So, Google+ has been out in the world for about a month now. I picked it up quickly – a friend at Google sent me an invite right away — and I have spent some decent time on it, consistently adding people to my stream and picking up new pieces of interesting material all the time.
Initially I had wondered if this was really something I’d still be looking at a month out. I had dropped both Buzz and Wave rather easily, despite many people calling both of them revolutionary and labeling them as game-changers. There are still the folks who are now declaring Google+ those such things, and although I’m still hesitant to agree with any of them, I don’t think Google+ will die off all that soon.
However, I’m wondering if it’s a little late for Google+. I’m not entirely sure that it can be embraced by people who aren’t “early adopters” of social media and have already established a solid relationship with Facebook. I get it when people tell me that they like how Google+ has achieved many of the things Facebook can’t seem to do — like put the focus back on content and eliminate functions such as games, applications, etc. — but that is coming from the relatively tech-savvy, up-to-date crowd. What about the crowd that just wants to connect with classmates from several decades ago and post photos of their new grandchildren? Will they switch to Google+? Will they even touch it? I mean, my dad’s still using Yahoo even though he has a Gmail account. I’m sure there are instances of the 55+ demographic making headway on Google+, but I have yet to see that appear. Who knows, though – it could be something that comes up a few years from now, as Facebook also started out with a younger demographic.
That younger demographic sets the tone, though. As George G. Smith, Jr., pointed out, Facebook started with college students. I’ll build onto that by saying this: Facebook didn’t necessarily set out to be a competitor of something as big as what it is currently, and that’s one challenge it did not have that Google+ has now. Sure, MySpace and Friendster existed back in ’05, but neither was the behemoth of social networking — a facet of the web not well-defined nor high-profile at the time — that Facebook is now. That said, it’s not like Google+ is really trying to be Facebook; it’s that, for practical purposes, the masses of people who use Facebook certainly define its power and relevancy, which is something Google+ has to compete against, goal or not.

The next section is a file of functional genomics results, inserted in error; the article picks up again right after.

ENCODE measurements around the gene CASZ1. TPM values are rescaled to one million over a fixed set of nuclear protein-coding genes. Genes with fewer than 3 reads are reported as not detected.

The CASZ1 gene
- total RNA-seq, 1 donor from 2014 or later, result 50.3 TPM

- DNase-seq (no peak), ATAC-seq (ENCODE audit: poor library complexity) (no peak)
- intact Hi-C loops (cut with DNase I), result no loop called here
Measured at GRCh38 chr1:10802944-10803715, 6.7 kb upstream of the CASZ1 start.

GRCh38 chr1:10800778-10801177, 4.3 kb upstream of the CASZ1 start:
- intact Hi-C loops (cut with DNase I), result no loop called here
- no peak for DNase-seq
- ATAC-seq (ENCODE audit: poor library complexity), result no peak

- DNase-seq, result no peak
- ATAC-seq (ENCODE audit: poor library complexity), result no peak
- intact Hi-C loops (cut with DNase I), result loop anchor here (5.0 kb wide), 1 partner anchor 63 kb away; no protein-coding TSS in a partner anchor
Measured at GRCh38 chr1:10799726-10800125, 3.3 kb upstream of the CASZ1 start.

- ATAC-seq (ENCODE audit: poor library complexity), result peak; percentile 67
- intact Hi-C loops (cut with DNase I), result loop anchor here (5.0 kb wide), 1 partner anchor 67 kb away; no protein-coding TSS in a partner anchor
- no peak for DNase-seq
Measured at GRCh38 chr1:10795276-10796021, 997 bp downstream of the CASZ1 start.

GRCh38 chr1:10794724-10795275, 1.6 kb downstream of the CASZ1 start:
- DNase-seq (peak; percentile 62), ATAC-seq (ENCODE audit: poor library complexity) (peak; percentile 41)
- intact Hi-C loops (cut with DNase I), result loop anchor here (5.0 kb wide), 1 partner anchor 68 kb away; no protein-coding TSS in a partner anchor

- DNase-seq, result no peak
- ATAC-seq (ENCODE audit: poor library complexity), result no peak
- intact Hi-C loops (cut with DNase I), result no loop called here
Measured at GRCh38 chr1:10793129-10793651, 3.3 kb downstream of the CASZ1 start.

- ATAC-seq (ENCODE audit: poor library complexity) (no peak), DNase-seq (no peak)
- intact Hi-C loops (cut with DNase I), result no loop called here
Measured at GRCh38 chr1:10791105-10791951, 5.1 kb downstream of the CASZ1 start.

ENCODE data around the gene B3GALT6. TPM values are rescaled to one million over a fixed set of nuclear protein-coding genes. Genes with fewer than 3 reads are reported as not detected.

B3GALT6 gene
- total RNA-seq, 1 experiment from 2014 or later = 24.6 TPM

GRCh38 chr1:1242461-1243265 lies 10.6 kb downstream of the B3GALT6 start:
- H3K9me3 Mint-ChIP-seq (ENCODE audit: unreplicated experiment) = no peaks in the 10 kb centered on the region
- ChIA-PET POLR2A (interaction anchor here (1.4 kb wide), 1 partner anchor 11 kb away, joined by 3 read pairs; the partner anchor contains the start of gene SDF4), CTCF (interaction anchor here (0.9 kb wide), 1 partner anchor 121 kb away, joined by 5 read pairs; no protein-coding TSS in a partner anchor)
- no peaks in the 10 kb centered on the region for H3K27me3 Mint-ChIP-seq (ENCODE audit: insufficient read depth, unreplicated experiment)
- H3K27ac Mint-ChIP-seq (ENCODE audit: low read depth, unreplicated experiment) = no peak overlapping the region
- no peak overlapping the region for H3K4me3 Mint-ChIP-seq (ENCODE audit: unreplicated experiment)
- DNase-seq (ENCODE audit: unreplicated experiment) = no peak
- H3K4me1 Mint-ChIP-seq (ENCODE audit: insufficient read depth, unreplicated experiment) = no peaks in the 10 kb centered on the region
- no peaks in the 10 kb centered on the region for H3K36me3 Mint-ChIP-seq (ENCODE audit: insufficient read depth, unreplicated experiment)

Google+ is limited, but that’s its strength. Whether this remains its strength is something to be seen. Popular social media names such as Robert Scoble have already hit the 5,000-person limit for circles, something which may deter social media power-users but could encourage those like myself who are overwhelmed with Facebook, Twitter, and other services that beg too much attention be paid to too many voices with umpteen different modes. I and many other users — many of whom I subscribe to — seem to be in favor of the more minimal approach Google+ has taken to this new venture, eschewing the interactivity encouraged in Facebook’s wall posts, pokes, messages, etc., and instead adopting a format that breeds sharing but incorporates approval (the +1 function), interaction (commenting), and sharing — but few other stimuli. Instead, there are useful functions that are not singularly useful but multifaceted and complex; the entire concept of circles and how they function could be described with borderline sophisticated logic.
Overall, I feel less of an obligation to Google+ than I do Facebook, Twitter, or even Foursquare. I feel like I don’t need to constantly be posting material to “stay relevant” or be interesting on Google+. I haven’t yet felt the need to axe anyone from my circles, but I’ve found that I would like it to be easier to switch between different streams or hide/show different circles (as opposed to just looking at one circle at a time). But does this lack of obligation translate into less usage and ultimately less attention? Possibly, and that’s something to consider, especially if you’re looking at using Google+ for business. Also, it seems difficult to really pore through tons of comments and conversations, but I’m not so sure anyone has figured that out yet (not even Facebook).
What I do really like is the +1 button becoming more relevant; I’m excited to see if Google+ can take off with it beyond the tab of +1′s. So far it seems that Google+ is becoming a great new community for designers and photographers, perhaps because not all data is stripped from posted photos (that’s what I’ve read?) and because sharing images is rather easy. When it comes to new services, I’m open to trying things the way the creators intend it to be just as much as I’m intent on finding services that fit my needs — I think I need time before I really decide where Google+ fits into my routines.
I could nitpick more, but that’s about all I find significant in my thoughts about Google+. I’ll leave you with this excellent video that George made to help explain this new thing: